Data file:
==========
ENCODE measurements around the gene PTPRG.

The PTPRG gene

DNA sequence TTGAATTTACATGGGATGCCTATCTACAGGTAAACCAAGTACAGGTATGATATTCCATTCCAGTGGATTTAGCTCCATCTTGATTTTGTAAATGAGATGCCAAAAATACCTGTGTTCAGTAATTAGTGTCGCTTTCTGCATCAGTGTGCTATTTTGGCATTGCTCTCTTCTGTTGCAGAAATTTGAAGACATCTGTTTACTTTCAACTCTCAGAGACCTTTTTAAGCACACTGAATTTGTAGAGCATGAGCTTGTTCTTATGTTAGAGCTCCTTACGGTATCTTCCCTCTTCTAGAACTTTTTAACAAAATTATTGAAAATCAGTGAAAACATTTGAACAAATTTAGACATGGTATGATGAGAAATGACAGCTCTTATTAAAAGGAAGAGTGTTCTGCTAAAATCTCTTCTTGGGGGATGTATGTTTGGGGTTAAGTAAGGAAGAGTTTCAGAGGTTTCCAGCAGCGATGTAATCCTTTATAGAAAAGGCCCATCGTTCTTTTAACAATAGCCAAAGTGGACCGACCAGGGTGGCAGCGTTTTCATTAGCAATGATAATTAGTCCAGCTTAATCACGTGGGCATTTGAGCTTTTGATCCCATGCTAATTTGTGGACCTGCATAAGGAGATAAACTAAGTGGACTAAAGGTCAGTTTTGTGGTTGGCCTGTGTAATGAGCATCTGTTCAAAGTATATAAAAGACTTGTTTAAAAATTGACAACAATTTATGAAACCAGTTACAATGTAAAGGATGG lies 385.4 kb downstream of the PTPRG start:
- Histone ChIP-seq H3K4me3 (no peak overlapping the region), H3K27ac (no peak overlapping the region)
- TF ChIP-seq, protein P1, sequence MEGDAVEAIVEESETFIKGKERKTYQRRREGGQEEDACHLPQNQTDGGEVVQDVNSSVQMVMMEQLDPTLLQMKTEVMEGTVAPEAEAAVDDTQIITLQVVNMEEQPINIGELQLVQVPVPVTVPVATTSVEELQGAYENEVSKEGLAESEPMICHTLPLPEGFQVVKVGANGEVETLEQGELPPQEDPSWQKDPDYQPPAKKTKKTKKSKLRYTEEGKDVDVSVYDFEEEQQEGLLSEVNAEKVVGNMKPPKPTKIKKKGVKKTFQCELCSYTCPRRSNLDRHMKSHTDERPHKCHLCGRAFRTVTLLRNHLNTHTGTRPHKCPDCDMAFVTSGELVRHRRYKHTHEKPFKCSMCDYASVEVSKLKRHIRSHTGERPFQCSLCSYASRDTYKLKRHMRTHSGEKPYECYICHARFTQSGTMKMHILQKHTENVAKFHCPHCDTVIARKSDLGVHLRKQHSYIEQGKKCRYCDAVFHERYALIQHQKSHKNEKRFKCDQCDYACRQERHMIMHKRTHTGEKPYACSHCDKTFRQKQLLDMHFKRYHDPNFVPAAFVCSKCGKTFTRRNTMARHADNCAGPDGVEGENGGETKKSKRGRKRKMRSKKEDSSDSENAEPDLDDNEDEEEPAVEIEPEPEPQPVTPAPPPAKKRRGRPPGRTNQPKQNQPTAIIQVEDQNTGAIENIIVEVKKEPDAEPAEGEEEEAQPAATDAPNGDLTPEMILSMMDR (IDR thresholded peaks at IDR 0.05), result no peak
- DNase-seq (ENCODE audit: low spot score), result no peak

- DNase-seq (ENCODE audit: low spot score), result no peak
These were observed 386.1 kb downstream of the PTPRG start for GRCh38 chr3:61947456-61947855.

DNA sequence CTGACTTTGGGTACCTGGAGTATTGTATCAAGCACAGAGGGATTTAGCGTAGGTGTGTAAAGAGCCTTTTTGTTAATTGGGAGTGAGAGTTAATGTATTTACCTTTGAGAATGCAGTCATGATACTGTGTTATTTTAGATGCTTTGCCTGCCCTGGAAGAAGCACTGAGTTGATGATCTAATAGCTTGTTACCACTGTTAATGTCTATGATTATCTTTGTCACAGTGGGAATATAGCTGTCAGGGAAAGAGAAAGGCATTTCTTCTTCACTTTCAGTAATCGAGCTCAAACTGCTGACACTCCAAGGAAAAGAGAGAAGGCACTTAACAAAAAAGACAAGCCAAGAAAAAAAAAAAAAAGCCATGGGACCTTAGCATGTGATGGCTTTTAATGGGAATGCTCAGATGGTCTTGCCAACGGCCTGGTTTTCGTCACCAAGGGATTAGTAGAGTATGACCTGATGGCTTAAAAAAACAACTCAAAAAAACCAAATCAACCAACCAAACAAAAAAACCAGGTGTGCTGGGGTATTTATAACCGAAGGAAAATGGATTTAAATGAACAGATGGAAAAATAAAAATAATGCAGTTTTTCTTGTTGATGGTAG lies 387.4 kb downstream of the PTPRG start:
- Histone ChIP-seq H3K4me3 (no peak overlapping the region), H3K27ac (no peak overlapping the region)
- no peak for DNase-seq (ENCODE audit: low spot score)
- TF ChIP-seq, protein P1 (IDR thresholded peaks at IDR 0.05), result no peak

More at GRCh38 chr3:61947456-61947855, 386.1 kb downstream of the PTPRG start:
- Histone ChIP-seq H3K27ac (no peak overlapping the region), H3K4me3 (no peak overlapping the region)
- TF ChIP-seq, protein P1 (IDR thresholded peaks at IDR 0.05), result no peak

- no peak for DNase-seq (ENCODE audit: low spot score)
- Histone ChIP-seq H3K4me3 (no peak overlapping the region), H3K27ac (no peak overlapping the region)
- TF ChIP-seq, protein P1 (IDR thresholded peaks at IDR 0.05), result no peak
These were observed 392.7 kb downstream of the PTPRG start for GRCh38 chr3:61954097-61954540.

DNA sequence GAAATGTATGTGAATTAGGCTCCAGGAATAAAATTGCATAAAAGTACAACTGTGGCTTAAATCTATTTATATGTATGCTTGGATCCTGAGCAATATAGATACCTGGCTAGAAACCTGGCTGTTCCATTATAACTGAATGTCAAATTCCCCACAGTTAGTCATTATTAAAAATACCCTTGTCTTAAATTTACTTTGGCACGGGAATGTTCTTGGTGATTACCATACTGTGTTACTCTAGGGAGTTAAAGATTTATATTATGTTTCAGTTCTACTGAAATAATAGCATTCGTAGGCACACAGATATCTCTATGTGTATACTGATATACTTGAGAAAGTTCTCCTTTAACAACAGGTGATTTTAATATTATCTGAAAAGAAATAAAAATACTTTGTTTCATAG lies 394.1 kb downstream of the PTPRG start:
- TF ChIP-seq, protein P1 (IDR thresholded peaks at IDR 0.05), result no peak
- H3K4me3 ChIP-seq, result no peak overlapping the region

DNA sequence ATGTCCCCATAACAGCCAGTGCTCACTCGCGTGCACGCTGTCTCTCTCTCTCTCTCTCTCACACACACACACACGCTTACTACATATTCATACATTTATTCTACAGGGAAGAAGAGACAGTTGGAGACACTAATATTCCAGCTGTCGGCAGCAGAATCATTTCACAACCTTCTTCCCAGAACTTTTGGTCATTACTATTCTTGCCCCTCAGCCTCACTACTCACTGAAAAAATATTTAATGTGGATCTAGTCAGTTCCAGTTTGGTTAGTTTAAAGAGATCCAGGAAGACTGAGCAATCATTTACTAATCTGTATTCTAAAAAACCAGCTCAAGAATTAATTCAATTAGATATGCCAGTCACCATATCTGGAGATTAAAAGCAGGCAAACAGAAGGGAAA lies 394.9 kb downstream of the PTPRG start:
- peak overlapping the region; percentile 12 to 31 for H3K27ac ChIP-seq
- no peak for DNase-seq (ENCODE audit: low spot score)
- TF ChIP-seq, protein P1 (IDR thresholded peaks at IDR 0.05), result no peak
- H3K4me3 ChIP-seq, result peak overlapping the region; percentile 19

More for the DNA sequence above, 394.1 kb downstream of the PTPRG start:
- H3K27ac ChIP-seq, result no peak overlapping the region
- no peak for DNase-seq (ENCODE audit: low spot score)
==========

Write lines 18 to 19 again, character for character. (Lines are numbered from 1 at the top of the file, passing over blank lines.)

- TF ChIP-seq, protein P1 (IDR thresholded peaks at IDR 0.05), result no peak
These were observed 392.7 kb downstream of the PTPRG start for GRCh38 chr3:61954097-61954540.